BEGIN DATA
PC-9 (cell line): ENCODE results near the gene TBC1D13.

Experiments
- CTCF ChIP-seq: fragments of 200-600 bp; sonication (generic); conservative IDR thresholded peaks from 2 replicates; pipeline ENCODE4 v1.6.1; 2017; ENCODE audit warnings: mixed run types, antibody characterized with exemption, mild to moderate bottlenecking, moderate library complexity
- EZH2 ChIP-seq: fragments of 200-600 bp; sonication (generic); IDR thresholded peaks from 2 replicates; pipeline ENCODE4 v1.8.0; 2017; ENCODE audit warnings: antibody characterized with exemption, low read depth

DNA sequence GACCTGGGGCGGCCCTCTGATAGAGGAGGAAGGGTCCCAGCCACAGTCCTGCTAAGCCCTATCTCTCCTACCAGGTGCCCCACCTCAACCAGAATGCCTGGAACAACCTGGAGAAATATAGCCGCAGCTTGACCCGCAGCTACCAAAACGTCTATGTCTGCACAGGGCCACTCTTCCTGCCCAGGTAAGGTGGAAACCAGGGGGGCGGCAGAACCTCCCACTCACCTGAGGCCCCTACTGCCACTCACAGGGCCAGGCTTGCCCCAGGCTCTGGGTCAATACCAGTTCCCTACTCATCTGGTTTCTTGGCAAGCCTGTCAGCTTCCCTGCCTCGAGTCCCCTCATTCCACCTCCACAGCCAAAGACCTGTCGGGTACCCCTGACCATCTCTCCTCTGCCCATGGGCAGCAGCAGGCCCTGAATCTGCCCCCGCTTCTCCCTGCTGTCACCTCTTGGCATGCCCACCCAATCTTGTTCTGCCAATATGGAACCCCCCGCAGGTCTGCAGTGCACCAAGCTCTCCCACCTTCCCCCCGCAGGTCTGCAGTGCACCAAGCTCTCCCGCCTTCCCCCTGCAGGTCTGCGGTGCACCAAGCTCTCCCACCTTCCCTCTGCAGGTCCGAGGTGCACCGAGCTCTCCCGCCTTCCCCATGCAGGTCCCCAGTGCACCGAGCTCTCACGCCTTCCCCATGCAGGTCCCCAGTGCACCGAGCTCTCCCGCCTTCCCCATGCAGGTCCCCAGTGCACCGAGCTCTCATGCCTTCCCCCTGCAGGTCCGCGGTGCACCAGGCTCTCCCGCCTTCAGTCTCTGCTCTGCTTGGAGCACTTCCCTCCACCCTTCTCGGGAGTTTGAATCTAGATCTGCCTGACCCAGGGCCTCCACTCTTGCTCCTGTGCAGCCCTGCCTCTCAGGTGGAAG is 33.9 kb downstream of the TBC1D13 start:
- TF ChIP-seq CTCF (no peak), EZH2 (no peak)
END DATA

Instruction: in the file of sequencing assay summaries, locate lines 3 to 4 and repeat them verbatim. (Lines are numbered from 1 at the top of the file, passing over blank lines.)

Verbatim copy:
- CTCF ChIP-seq: fragments of 200-600 bp; sonication (generic); conservative IDR thresholded peaks from 2 replicates; pipeline ENCODE4 v1.6.1; 2017; ENCODE audit warnings: mixed run types, antibody characterized with exemption, mild to moderate bottlenecking, moderate library complexity
- EZH2 ChIP-seq: fragments of 200-600 bp; sonication (generic); IDR thresholded peaks from 2 replicates; pipeline ENCODE4 v1.8.0; 2017; ENCODE audit warnings: antibody characterized with exemption, low read depth